There is a small box attached to the gas valve with a four-wire plug going to it. Presumable this is what lets the gas pass through to the burners, or perhaps is related to the electronic igniter. Any way to tell of this thing is bad, or if it’s that main circuit board?

OK, I'm no HVAC expert, but if this wire plug is going in the direction of your furnace and leads from the gas valve (Does the gas valve have a little dial that says something like START/ON/OFF and you use it to light the pilot light?), if so, I think that 4-wire thing is the thermocouple which controls the main gas input t o your furnace, basically, if your (gas) pilot light is not lit, do not send gas to your furnace which is a safety thing so you don't fill up your furnace room with noxious gas.... They do and can go bad and you can buy replacement thermocouplers at HVAC stores or to a lesser degree, big box hardware stores (limited). Also, the wires (copper I think) are bendable, if it's too far from the pilot light, you might not be able to start the pilot and hence, no furnace.

Also, check your main circuit breaker panel too, my gas fired boiler has a dedicated circuit for the electrics needed to my zone valves and step down transformers, etc.... make sure that isn't tripped.

Since nobody else replied, I'll add my 1 cent worth..

Jay
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#7 of 12 OFFLINE   Wayne A. Pflughaupt

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Posted December 01 2007 - 04:12 AM


Sorry to leave you good folks hanging – it’s been a busy week – long hours and a few late nights.

My wife was fed up with freezing and called our AC guy out (the one who had installed the circuit board this summer) and a connector was plugged into the wrong place on the circuit board. We got it fixed just in time for the cold front to pass. Posted Image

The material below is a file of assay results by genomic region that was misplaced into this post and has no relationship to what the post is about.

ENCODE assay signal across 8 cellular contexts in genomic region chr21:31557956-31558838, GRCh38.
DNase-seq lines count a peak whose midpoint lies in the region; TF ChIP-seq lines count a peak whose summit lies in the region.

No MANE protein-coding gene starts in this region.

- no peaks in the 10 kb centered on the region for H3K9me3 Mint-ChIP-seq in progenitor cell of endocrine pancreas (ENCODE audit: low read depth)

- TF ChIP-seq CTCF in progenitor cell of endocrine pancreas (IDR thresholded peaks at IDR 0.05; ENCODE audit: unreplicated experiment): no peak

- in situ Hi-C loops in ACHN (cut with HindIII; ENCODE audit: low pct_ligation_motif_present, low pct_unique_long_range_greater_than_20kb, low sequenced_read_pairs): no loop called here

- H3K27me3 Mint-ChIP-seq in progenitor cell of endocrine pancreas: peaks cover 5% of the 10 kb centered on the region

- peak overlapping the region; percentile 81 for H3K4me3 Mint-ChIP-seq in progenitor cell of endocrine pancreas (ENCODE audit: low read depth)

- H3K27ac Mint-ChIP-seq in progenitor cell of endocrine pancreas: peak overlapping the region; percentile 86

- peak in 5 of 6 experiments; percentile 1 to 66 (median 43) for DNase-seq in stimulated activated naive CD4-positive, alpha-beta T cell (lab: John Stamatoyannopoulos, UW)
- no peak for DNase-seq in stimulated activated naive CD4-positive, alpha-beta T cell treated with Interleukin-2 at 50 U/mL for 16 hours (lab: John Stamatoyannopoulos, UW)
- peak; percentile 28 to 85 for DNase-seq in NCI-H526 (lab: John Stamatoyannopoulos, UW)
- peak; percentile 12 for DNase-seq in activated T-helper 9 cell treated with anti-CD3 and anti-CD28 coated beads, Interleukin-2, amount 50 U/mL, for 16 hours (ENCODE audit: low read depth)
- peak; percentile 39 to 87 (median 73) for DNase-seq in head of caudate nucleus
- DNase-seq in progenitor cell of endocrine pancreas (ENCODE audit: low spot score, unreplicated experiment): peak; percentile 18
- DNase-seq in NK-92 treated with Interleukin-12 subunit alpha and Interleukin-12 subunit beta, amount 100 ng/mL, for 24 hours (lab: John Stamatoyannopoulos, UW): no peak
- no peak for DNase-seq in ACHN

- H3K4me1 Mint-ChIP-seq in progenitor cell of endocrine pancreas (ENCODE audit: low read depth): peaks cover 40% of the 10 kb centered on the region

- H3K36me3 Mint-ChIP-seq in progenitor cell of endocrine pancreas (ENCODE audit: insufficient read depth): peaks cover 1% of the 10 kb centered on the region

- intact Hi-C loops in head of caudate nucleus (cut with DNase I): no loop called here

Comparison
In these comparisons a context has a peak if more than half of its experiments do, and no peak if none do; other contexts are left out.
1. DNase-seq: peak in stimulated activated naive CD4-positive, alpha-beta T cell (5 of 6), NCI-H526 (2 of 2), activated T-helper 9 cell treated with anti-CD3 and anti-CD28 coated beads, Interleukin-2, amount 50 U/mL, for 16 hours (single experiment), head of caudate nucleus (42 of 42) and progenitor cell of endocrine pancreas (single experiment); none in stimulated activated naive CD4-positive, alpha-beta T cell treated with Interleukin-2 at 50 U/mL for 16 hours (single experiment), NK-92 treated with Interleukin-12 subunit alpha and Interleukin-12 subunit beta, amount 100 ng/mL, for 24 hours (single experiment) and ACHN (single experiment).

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Wayne

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#8 of 12 OFFLINE   RichardK

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Posted December 01 2007 - 11:14 AM

Glad to see you got this fixed.
I had the exact same thing happen to me, lightning storm, blown controller board, summer time, AC fixed, cold weather comes, no heat! For me it wasnt as simple as an incorrect connection. My gas controller valve was fried at the same time the controller board got fried. I had to get the gas valve fixed to get my heat going again. arrggghhh!

#9 of 12 OFFLINE   Wayne A. Pflughaupt

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Posted December 01 2007 - 12:17 PM


Yeah, I was worried that valve had fried too – every once and a while I come out ahead. Posted Image

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Wayne A. Pflughaupt

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#10 of 12 OFFLINE   Dennis Nicholls

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Posted December 01 2007 - 01:34 PM

So since it was his screw-up, did he fix the problem gratis? Posted Image
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#11 of 12 OFFLINE   Wayne A. Pflughaupt

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Posted December 01 2007 - 01:58 PM


Well, no, there was a minimal charge - $45. Posted Image For some reason my wife doesn’t think these things... Posted Image

Regards,
Wayne A. Pflughaupt

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#12 of 12 OFFLINE   Mark Philp

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Posted December 10 2007 - 05:04 PM

We had two new gas furnaces installed in our two-family home about four years ago and every August or September I have the service tech come out and clean and check them out. The peace of mind it gives me more than outweighs the cost. Keeps my tenant happy too. I don't care if it's 90 degrees out that day I have him crank up the heat so I know it's working.